Live Green and Earn Points


The Great Green College Search

By Kelsey Abbott |
Picking the right school isn't as easy as it used to be. College choice is no longer just about location, majors, and cost. We'll help you find some of the greenest colleges in the country.
UPDATED: 07/26/11 | Originally Published: 09/28/09

Attention high school seniors (and your parents): You've got a big year ahead of you. Are you ready? Deciding where to spend the next four (or more) years of your life is not easy. College choice is no longer just about location, majors and cost — it's also about finding a setting that's aligned with your worldview. How green do you want your college to be?

Kaylon Brown, a senior at Freeport High School in Freeport, Maine, in 2009, wanted to go to a college where eco-consciousness is a priority — and things like composting, recycling, and energy conservation are the norm. "I want to be around nature-lovers and environmentalists," she said. "They are the people who care about healthy living and being outdoors, and that's something I'm really looking for in a school — people who care about what's around them."

Does such a place exist? Sure. Just take a look at Princeton Review's "Green Honor Roll," Sierra Magazine's list of the most eco-enlightened U.S. universities and The College Sustainability Report Card. We'll help you get started by highlighting some of the most eco-minded colleges in the country.

Green Buildings

Many schools have mandated that all new buildings meet LEED standards. The LEED green building rating system evaluates buildings based on a number of categories including water efficiency, use of on-site renewable energy, use of recycled materials and indoor environmental quality. To receive LEED certification, a building must score at least 40 (out of 100 possible) points. Platinum buildings must score 80 or above, gold buildings score between 60 and 79 and silver buildings score between 50 and 59.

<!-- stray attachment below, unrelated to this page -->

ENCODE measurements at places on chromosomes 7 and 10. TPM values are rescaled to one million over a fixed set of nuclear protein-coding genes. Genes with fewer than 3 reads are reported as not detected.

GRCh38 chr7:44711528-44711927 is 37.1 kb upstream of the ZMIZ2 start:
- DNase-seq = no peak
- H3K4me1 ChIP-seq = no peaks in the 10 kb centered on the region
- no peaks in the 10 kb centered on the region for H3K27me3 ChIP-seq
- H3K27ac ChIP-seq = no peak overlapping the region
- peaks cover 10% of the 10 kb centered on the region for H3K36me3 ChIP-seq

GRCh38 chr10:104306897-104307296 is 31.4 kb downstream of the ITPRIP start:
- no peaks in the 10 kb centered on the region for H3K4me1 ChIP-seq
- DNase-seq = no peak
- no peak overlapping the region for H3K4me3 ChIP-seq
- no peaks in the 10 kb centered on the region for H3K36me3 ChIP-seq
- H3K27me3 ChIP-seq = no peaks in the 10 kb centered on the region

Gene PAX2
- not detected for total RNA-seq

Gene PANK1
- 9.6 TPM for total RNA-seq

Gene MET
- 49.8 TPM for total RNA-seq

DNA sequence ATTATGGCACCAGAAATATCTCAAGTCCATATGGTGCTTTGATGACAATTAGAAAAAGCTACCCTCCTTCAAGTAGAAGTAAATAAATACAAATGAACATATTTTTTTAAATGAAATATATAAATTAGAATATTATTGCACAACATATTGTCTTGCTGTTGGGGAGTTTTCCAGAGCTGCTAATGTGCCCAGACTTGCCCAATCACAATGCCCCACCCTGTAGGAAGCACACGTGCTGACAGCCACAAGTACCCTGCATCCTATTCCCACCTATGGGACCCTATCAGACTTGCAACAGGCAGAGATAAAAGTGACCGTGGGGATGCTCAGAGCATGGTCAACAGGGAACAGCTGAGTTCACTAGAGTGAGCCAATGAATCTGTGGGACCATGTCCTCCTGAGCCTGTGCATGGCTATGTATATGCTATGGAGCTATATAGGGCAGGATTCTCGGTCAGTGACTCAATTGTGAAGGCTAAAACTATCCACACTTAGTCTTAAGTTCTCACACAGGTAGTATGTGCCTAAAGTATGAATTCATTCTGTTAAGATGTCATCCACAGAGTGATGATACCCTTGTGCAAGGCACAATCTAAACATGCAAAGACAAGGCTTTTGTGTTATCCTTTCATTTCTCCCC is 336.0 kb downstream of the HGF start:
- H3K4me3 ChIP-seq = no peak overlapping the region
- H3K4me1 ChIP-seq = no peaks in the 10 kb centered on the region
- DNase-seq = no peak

The University of Colorado at Boulder requires all new construction to meet LEED gold standards, while new construction at schools like University of Washington, Dickinson College and NYU must meet LEED silver standards.

Some schools have already taken the LEED plunge: Harvard has 17 buildings with the LEED seal of approval, Willamette University and Northeastern University have LEED housing options and the University of Florida has the first platinum-certified football stadium in the country.

Alternative Energy

Taking advantage of its ridiculously sunny environs, Arizona State University has more solar panels than any other college campus in the country. UCLA has installed solar hot water heaters in most of its dorms and Colorado College has a 25-kilowatt solar array that has reduced the school's carbon dioxide (CO2) emissions by more than 37,000 kg since its installation in the spring of 2008.

Of course, the sun isn't the only source of alternative energy. The University of New Hampshire gets most of its energy from gas that is captured at a nearby landfill. At Middlebury College, fifty-percent of the fuel used to heat and cool buildings comes from the school's biomass gasification plant, while College of the Atlantic heats 20 percent of its campus using a wood pellet furnace.

Other Cool Stuff

Many schools, including Connecticut College, Ursinus College, Bowdoin College, Gettysburg College and Furman University, maintain their own organic gardens.

"The Neutral Gator Initiative," as it is cleverly called, is the University of Florida's attempt at achieving carbon neutral status. They plan to offset their athletic program's carbon footprint (estimated at 2,500 tons) by funding efforts to make nearby low-income homes more energy-efficient.

The University of New Hampshire offers a major in EcoGastronomy, which is the study of sustainable food. And...thirsty students at the University of Washington get to use the first compostable paper cup, which is being tested by the campus dining services.

What do you look for in an environmentally-friendly campus? Leave your thoughts in the comments below!

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  • Elaine F. 5 years ago
    Lots of trees.
  • 6 years ago
  • 6 years ago
    I think the key to "living green" is to educate our students starting at the first grade.